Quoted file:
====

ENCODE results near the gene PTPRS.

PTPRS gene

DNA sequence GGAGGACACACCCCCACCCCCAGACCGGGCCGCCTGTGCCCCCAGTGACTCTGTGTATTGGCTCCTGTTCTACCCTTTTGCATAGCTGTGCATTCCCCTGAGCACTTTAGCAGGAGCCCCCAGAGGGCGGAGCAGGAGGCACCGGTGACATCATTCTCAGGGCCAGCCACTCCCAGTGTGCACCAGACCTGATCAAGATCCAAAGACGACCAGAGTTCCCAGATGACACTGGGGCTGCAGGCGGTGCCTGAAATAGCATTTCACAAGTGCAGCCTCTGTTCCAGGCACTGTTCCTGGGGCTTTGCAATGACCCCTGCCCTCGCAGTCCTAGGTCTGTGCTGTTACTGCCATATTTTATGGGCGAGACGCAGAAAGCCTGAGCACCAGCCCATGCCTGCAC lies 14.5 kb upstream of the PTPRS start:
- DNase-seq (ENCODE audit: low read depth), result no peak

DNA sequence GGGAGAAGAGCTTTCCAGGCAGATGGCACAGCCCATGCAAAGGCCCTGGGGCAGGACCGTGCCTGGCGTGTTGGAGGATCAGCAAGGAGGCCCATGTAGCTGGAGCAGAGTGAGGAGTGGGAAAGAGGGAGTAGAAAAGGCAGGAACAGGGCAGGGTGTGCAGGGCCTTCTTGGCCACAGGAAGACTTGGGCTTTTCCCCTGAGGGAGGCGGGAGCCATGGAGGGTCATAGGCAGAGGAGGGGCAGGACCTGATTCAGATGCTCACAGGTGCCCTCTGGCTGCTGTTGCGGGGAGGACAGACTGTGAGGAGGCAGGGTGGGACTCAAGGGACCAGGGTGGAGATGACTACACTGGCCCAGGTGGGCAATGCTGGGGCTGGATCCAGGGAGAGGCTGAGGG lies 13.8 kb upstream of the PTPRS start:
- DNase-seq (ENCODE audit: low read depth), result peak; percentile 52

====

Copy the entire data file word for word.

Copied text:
ENCODE results near the gene PTPRS.

PTPRS gene

DNA sequence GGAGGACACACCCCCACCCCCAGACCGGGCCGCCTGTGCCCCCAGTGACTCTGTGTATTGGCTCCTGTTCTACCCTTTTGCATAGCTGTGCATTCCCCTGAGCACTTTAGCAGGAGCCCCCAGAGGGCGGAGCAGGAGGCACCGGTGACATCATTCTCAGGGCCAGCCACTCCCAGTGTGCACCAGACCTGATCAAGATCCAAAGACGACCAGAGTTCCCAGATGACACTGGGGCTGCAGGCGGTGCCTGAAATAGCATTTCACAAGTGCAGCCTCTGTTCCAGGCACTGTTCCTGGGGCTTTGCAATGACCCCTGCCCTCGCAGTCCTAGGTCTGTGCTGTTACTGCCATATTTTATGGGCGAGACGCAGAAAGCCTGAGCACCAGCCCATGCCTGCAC lies 14.5 kb upstream of the PTPRS start:
- DNase-seq (ENCODE audit: low read depth), result no peak

DNA sequence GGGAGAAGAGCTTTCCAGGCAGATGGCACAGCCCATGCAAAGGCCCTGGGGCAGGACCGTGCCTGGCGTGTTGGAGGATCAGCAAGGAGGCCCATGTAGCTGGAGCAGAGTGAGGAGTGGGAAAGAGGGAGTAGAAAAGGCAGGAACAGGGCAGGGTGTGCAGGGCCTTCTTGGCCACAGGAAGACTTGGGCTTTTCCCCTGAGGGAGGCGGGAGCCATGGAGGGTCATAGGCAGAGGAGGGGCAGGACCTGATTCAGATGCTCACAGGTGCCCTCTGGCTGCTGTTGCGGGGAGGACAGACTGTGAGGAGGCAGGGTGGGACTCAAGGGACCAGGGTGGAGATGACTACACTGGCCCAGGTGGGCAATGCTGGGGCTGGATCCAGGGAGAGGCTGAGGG lies 13.8 kb upstream of the PTPRS start:
- DNase-seq (ENCODE audit: low read depth), result peak; percentile 52